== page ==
These Cream Scones are a decadently delicious scone that’s easier to make than you can believe. With a soft, delicate texture and lightly sweet flavor, they are a go-to scone to make any day of the week. Utterly perfect for afternoon tea, or a casual teatime break in the middle of a busy day.
And they couldn’t be easier to make with simple ingredients probably already sitting in your pantry. Ultra tender, melt-in-your-mouth delicious.
Enjoy these cream scones with fresh preserves, like Refrigerator Strawberry Jam for a traditional touch or even Refrigerator Spiced Peach Jam for a savory touch. Or, the always delicious and easy to make lemon curd. And clotted cream? Oh my, yes!
What is a Cream Scone?
A cream scone is an ultra-tender, easy-to-make scone that uses heavy cream instead of butter and milk. Perfect for enjoying as a snack but even better with afternoon tea!
They are simple and quick to make. There is no cutting in butter, or laminating butter with flour. In minutes, you can have warm from the often, soft and delectable scones ready for enjoyment.
Ingredients for Cream Scones
Cream Scones only require a handful of ingredients you likely already have on hand. The exact measurements are in the recipe card at the bottom of this post.
Here’s what you need:
- All purpose flour: If you use self-rising flour, omit the baking powder.
- Granulated sugar: These scones are lightly sweet as most British Style scones are.
- Baking powder: Be sure to use fresh baking powder that hasn’t been opened more than 6 months for best rise.
- Salt: Elevates the flavors
- Heavy Cream: Use a heavy cream or whipping cream that contains anywhere from 30-60%. Skip light cream or half and half for this recipe.
- Vanilla extract: This is not traditional in cream scones, but I love the flavor it brings. For the purists, you can eliminate this ingredient and the scones will be still delicious!
Cream scones have a delicate texture and do well with small add-ins or flavorings like cardamom and cinnamon. Here are a few more ideas:
- 1/2 cup dried currants, raisins (I love golden raisins), or other dried fruit
- Lemon zest
- Poppy seeds
- Crystalized Ginger
Tips for Making Cream Scones
- Tender Scones: Don’t overwork the dough: it’s important to handle the dough as little as possible for the softest, most tender scones. I like to work the cream into the dry ingredients with a fork and finish with a few gentle kneads. Just until the dough comes together.
- Best Shape: When cutting rounds from the dough, be sure to press straight down with the cutter and lift straight up, not twisting. This will help the scones rise taller.
- Highest Rise: Freeze the unbaked ready-for-the-oven scones while preheating the oven, this will help the scones rise.
- Egg Wash: You can make a simple egg wash to brush the tops of the scones before baking, or simply brush additional cream over the top and sprinkle with a bit of sugar.
- Storing Scones: Keep in an airtight container for a few days at room temperature or in the fridge for a couple weeks.
- Freezing Scones: Store on a heavy-duty zip top bag or freezer storage for up to 3 months.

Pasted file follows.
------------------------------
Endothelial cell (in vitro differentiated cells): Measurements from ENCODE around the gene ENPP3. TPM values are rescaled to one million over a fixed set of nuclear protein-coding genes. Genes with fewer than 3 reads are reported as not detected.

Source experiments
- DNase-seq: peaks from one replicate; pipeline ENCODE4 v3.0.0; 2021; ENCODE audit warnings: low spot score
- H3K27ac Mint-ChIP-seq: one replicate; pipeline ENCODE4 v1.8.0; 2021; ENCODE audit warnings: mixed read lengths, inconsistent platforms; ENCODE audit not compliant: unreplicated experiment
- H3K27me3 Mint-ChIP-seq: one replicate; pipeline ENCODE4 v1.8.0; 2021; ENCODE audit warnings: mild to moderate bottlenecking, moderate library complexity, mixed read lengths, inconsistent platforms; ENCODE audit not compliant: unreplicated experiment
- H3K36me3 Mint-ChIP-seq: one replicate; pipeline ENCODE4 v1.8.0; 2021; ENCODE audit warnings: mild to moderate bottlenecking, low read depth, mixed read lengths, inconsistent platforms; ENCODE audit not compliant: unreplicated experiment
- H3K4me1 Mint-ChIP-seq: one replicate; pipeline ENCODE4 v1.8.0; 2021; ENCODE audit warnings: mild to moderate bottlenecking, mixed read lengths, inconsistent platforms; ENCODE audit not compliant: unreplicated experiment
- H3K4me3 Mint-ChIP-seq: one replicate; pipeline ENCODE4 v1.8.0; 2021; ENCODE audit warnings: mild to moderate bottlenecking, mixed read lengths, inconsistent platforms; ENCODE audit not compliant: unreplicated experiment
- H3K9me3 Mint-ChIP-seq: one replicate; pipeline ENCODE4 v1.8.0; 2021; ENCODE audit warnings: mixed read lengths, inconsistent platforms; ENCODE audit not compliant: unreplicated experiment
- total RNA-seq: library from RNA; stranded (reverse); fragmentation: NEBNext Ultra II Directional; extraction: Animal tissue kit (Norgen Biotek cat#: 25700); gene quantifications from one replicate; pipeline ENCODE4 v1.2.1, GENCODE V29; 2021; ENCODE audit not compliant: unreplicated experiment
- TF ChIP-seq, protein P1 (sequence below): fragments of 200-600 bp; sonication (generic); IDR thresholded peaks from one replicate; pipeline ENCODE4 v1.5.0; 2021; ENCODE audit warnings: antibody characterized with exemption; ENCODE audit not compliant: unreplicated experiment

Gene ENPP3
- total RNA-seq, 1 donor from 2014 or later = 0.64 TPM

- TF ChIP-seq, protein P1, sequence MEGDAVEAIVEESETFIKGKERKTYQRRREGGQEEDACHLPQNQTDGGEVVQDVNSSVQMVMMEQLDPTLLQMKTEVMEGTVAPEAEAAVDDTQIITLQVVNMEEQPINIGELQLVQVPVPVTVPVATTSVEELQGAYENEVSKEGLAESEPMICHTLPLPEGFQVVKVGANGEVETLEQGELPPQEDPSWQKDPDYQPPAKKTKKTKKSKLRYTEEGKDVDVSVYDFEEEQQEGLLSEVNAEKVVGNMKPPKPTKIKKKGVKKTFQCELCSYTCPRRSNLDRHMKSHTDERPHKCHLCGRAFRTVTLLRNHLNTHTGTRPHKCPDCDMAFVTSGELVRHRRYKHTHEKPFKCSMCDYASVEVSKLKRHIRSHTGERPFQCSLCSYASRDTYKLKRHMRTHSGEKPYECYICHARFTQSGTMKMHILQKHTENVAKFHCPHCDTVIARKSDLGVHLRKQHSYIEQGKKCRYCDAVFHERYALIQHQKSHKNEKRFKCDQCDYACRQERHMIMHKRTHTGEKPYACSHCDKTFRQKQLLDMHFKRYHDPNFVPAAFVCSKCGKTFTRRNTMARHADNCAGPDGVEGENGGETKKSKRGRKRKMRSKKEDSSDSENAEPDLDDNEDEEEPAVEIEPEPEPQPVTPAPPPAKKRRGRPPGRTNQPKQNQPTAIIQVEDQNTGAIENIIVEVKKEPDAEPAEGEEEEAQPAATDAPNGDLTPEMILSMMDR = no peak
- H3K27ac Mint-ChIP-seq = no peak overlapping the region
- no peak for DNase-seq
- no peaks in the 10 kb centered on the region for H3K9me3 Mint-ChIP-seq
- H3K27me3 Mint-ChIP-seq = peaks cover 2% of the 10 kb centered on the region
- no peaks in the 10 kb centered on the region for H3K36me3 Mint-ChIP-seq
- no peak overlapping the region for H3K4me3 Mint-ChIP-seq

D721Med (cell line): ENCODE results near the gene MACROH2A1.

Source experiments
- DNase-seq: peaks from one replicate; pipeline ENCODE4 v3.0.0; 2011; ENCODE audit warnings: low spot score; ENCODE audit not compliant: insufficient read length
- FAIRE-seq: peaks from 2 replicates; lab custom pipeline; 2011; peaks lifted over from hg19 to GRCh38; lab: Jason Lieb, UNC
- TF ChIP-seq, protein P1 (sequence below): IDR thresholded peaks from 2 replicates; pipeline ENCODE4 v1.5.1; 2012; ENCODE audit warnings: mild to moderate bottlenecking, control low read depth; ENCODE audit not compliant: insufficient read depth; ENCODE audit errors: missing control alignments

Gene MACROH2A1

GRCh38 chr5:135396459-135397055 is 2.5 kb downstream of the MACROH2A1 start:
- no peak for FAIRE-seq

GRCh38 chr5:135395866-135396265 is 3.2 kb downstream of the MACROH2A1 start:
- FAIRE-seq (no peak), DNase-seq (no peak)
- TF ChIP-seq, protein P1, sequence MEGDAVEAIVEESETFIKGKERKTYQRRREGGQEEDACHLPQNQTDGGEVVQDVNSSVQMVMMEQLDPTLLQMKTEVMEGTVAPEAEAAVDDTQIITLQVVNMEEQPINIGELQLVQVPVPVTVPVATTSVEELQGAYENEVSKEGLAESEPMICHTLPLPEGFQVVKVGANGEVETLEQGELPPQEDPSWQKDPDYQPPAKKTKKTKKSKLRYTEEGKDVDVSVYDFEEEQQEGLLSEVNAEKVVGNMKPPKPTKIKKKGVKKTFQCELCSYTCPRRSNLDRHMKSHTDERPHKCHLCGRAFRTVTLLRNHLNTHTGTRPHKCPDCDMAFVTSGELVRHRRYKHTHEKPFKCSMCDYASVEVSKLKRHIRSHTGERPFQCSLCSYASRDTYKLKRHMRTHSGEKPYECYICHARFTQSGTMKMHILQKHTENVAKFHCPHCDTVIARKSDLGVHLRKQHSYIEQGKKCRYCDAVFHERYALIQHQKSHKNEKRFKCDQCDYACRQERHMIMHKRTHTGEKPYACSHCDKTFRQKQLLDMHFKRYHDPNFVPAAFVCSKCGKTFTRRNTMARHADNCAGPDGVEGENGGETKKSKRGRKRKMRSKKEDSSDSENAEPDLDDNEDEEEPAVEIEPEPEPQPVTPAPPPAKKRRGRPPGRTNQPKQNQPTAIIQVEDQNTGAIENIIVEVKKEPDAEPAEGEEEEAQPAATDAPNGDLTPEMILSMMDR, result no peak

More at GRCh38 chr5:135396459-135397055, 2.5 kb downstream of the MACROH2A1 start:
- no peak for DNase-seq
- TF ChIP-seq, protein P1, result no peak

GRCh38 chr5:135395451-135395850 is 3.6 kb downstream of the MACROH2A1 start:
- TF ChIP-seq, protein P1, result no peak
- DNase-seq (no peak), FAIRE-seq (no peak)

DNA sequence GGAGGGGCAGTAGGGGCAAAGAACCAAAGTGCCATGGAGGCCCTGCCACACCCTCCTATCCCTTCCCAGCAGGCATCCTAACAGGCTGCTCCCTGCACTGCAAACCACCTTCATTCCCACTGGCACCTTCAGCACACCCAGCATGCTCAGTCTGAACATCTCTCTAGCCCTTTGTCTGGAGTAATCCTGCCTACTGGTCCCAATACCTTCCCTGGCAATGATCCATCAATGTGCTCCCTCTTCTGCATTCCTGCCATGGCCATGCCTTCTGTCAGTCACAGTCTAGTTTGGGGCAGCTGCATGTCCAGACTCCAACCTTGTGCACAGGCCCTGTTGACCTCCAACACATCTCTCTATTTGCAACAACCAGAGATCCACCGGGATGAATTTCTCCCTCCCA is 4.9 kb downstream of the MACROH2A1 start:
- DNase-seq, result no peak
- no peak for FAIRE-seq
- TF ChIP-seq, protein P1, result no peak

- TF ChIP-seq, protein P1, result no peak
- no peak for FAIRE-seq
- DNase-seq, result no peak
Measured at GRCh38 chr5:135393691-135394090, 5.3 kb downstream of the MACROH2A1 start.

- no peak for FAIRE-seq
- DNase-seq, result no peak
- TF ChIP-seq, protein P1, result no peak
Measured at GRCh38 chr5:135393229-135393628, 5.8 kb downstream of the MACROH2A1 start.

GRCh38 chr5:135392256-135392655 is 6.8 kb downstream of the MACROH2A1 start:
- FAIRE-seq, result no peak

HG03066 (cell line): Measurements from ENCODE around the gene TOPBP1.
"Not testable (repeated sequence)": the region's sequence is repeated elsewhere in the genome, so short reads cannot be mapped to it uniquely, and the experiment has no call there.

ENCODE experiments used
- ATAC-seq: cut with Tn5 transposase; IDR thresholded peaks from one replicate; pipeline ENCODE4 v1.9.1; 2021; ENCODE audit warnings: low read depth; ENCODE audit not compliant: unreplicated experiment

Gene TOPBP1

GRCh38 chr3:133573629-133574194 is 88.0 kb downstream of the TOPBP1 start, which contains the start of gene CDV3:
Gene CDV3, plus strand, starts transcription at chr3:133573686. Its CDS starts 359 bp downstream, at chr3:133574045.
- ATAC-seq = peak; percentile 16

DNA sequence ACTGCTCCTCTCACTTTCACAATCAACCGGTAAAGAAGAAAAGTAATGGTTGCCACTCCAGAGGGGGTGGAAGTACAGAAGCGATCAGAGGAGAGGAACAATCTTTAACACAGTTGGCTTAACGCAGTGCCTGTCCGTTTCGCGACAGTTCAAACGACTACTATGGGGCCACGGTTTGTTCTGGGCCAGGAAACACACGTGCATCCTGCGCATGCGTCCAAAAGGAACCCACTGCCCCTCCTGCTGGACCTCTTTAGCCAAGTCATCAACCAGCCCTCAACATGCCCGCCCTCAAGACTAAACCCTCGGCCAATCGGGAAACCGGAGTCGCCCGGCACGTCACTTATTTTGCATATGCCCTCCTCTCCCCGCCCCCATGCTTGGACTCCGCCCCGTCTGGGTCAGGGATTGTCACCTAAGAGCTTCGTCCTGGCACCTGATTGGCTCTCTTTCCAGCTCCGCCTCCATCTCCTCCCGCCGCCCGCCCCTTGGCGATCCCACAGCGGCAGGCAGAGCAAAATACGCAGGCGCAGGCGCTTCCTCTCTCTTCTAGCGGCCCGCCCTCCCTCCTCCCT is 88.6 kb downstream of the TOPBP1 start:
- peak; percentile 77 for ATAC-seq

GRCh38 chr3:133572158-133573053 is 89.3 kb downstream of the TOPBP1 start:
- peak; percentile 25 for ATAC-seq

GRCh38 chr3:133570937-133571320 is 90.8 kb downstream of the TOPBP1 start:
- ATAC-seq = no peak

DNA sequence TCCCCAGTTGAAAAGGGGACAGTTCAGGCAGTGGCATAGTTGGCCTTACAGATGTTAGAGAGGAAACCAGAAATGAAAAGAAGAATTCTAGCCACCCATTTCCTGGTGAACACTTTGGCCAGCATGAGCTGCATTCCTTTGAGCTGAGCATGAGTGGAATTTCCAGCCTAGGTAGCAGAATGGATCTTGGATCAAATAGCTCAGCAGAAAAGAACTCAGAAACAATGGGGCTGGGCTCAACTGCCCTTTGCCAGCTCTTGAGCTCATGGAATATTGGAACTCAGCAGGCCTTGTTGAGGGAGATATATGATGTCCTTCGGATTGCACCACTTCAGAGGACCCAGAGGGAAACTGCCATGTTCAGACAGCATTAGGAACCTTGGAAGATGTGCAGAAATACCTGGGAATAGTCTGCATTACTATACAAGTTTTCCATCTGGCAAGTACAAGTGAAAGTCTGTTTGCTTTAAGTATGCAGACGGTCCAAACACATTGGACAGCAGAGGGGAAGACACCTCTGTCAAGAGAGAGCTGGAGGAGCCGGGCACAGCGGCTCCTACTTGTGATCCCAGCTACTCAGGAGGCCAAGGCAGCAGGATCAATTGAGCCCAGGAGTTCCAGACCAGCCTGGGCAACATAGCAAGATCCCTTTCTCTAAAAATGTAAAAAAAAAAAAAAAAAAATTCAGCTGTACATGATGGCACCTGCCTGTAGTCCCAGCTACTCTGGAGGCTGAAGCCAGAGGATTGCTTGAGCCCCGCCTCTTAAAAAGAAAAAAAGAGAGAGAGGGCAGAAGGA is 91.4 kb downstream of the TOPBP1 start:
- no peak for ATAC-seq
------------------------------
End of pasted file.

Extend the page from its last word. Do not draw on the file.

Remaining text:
- Reheating Scones: Bake in a 300F oven for 5-10 minutes, until warmed through or microwave individual scones for 20 seconds or until warmed.
If you love the idea of afternoon tea, but don’t know where to start, you may enjoy these posts for simple ideas on hosting or serving an easy afternoon tea:
- How to Serve an Easy Afternoon Tea
- Easy Make Ahead Tea Sandwiches
- Afternoon Tea Savory Bites
- Tea Sweets Bites and Teacakes
More Scone Recipes You May Also Enjoy
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- 2 cups flour
- ⅓ cup sugar
- 1 tablespoon baking powder
- ½ teaspoon salt
- 1 ¼ to 1 ½ cups heavy cream, plus more for brushing the scones
- 1 teaspoon vanilla extract
- Preheat the oven to 425°F. Line a baking sheet with parchment paper (or not; it helps with cleanup, but isn't necessary to prevent sticking).
- Whisk together the flour, baking powder, salt, and sugar.
- Combine the vanilla with 1 and 1/4 cup of cream in a glass measure. Drizzle over the dry ingredients and stir gently. Add enough additional cream to bring the dough together. You don't want any dry flour showing in the dough but it shouldn't be very sticky either.
- Lightly flour a work surface and pat the dough into a circle, about 3/4-inch thick. Using a 2-inch round cutter, cut out rounds from the dough, pressing straight down and lifting straight up. Place on the prepared baking sheet about 2-inches apart. Gather the dough scraps, knead briefly, and cut rounds from the remaining dough.
- Brush each scone with heavy cream, and sprinkle with sugar.
- For best rising, place the pan of scones into the freezer for 15 minutes, while you preheat your oven to 425°F.
- Bake the chilled scones for 10 to 14, or until they're starting to brown, and they're baked all the way through, without any wet dough in the center.
- Serve warm, split, and spread with a bit of sweet butter and jam or preserves.
Store cooled scones airtight at room temperature for several days; freeze for longer storage. To refresh, microwave individual scones very briefly; or place scones on a baking sheet, tent with aluminum foil, and reheat in a 350°F oven for 10 to 15 minutes, until heated through.
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